Monday, October 25, 2004

It Takes a Year

So, if you can believe it I've now been here on this tiny island one whole year. I've now just seen the second group of new volunteers arrive after my own group. This past week I met with the new girl trainees to prep them for life in their training village. Two other volunteers and myself took them to a volunteer's house for pizza and girl talk. I had forgotton how much I didn't know when I first arrived here. They were full to the brim with questions. It felt pretty good to know that I had all the answers and made me realize how truly far I've come in a year. It is only through them that I've been able to see how I've grown.

I haven't really written that many posts about my work over the last year and that's mainly because I didn't think I had much to write about. I didn't feel that I had changed all that much at my school and really wasn't even sure if I could actually do what my peace corps job description said I was there to do. This was not because I didn't think I wasn't qualified but had more to do with the working environment. But now things are rolling. Change is happening. It has taken a year but I finally feel like my school is becoming a better place.

It all started with a little bladder infection back in July. My Peace Corps nurse sent me to the doctor who also happens to serve on the board of directors at my school. After she checked me out she asked me how things were at the school. I was brutally honest and told her that they were awful and we needed more leadership. Things were really going downhill without a "true" prinicipal. She went to the board and demanded they bring in someone immediately until they can hire a long term principal.

In august they hired Patricia, a thirtysomething Samoan who has spent the last 10 years in America. She's fluent in both languages and has been an absolute blessing to me and the school. We make a great team and she's been excited about all of my ideas. She encouraged me to go forth with my ideas and she made the teachers go along. I wrote a new daily curriculum for the teachers to follow and they are now doing it. I've started conducting workshops once a week after school for the teachers and almost all of them come. During the day, I now co-teach with a different teacher each week and give them suggestions and ideas on how and what to teach.

I convinced the teachers we needed to dispose of our old junky playground equipment and I wrote a letter to a New Zealand company to donate a new playground. I put in an application requesting 2 computers from another organization (a all-volunteer, non-government organization that formed to put on workshops and camps for Samoan youth...and I'm a member). With any luck, we'll get these new computers and we can start using technology to teach our students. Every wednesday we now take the students down the road to another school that has huge fields to do a sports day. I just called the school and asked if we could use the fields when they weren't in use. They've been delighted to have us come every week. A teacher who has seen us out there every week wanted her students to interact with our students. So yesterday she brought her class to our school and they gave us a huge donation of clothes, toys, books, and school supplies.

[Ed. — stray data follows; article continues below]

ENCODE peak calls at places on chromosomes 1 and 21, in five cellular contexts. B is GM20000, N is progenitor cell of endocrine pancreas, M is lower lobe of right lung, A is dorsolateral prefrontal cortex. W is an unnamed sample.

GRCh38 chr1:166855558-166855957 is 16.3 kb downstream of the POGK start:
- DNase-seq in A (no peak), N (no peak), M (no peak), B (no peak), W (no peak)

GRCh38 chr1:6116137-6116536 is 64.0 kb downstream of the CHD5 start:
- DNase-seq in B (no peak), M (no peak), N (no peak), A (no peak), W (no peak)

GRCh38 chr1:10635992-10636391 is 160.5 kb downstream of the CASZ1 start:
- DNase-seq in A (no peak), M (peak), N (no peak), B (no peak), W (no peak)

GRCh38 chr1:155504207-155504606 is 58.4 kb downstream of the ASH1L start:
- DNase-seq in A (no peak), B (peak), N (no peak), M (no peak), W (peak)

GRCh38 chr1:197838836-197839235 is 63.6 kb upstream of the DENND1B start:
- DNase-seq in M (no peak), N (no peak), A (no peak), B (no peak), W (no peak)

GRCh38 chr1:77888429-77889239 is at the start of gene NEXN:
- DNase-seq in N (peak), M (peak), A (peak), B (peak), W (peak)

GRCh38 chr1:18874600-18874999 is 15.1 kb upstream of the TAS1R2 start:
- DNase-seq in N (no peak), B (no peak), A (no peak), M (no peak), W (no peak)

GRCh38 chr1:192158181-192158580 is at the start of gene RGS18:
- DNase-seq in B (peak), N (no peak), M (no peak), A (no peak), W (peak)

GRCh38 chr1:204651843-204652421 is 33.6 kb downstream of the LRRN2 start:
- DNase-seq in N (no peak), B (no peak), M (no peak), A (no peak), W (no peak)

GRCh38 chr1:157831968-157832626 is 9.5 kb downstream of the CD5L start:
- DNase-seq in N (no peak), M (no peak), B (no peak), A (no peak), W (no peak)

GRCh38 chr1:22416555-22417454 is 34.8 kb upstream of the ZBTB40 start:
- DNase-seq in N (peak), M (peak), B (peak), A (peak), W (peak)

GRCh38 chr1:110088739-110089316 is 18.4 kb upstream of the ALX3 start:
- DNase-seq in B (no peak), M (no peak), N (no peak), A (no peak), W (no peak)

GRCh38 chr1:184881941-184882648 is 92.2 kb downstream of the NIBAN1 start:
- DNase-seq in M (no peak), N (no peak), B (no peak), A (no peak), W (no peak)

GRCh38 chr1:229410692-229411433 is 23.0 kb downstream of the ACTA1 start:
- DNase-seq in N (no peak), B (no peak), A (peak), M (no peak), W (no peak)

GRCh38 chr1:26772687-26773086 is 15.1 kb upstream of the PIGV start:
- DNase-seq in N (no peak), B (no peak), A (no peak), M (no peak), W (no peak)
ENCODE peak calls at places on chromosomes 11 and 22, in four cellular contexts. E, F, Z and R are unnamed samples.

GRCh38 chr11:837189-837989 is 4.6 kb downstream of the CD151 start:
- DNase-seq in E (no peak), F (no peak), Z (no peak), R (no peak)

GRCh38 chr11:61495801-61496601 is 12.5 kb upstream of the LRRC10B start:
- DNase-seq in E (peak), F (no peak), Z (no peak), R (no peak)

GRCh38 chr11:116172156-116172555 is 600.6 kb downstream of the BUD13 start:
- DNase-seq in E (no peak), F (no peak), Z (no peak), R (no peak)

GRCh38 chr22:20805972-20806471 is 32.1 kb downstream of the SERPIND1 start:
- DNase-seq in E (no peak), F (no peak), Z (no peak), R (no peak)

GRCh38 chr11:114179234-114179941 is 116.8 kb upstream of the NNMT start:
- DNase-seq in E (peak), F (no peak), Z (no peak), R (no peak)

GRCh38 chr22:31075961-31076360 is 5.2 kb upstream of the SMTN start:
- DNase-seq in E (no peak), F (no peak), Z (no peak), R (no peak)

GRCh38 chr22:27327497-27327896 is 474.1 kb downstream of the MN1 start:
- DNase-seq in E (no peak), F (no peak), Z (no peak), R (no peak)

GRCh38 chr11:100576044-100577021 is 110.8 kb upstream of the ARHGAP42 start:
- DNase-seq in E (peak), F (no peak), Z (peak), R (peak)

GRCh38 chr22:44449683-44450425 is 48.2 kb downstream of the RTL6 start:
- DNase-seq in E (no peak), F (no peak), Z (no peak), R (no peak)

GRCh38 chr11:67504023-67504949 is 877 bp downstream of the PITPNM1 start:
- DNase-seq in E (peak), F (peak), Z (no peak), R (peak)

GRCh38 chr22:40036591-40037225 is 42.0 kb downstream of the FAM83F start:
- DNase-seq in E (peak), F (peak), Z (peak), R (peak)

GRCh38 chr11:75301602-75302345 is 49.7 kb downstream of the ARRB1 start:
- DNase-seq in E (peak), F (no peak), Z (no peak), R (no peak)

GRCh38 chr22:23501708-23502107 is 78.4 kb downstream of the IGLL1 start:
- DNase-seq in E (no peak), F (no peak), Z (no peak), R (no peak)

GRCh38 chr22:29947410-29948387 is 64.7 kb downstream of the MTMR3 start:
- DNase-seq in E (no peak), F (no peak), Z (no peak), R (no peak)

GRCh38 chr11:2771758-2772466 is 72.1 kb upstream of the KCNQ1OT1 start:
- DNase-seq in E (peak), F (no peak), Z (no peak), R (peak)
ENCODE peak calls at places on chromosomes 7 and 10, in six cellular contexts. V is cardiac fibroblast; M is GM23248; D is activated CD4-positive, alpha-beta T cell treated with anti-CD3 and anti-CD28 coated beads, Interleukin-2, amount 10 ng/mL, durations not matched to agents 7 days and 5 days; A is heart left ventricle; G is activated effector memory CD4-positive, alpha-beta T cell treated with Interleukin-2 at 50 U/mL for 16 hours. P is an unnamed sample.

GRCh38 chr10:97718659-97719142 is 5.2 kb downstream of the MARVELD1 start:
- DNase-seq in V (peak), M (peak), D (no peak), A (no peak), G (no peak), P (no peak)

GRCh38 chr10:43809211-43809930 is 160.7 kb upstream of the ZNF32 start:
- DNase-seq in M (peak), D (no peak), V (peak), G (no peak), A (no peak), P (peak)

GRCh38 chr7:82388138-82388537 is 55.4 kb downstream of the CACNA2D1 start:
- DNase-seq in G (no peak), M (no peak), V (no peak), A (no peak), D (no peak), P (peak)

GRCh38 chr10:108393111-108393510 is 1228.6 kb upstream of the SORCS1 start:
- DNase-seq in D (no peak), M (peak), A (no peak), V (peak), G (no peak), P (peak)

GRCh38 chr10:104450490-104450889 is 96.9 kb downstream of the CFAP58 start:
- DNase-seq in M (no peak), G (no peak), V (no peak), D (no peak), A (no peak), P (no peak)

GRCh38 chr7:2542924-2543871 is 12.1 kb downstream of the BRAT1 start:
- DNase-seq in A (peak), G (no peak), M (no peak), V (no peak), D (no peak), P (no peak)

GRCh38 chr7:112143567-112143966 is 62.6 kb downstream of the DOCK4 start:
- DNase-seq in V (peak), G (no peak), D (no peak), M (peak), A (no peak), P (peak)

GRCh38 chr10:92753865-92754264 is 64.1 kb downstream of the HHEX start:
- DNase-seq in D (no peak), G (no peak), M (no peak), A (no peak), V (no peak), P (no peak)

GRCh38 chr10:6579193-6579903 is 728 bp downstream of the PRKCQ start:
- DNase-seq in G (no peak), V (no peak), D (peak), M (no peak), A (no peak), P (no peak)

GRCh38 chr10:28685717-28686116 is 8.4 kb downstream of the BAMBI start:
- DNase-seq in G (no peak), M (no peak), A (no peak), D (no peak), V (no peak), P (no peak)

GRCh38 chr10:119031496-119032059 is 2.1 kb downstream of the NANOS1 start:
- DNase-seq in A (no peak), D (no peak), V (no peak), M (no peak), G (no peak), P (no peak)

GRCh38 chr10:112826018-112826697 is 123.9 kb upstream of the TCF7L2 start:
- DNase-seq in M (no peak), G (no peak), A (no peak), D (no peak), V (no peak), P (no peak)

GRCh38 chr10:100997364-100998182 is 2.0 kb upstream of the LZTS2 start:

So, I'm in a good place right now. I hope this post doesn't sound too boastful. I just wanted to let you all know that I'm feeling good about being here. After a year, I finally feel like Samoans are taking something from me in exchange for all that I've learned from them.

If you want to, you may send things.

I haven't wanted to do this until this point. I'm ready to ask you all for donations. I finally feel like my school is in a place where it would put donations to good use. If you would like there are some items we could use at the school that are difficult to buy here. These definitely don't need to be new. If it's something that you have in your house that you don't use anymore, that's perfect. Here is a list if you are feeling like you might want to help.

  • Children's videos

  • Children's music (cassettes or CD's)

  • Educational computer software on CDROM (our students don't speak
    English, but anything that teaches kids, numbers, colors, sorting,
    matching, etc. would be good)

  • A Dry Erase board and dry erase markers

  • Colored Construction Paper

You can mail these items directly to me at:

Amanda Kucich, PCV
Peace Corps
Private Mail Bag
Apia, (Western) Samoa
South Pacific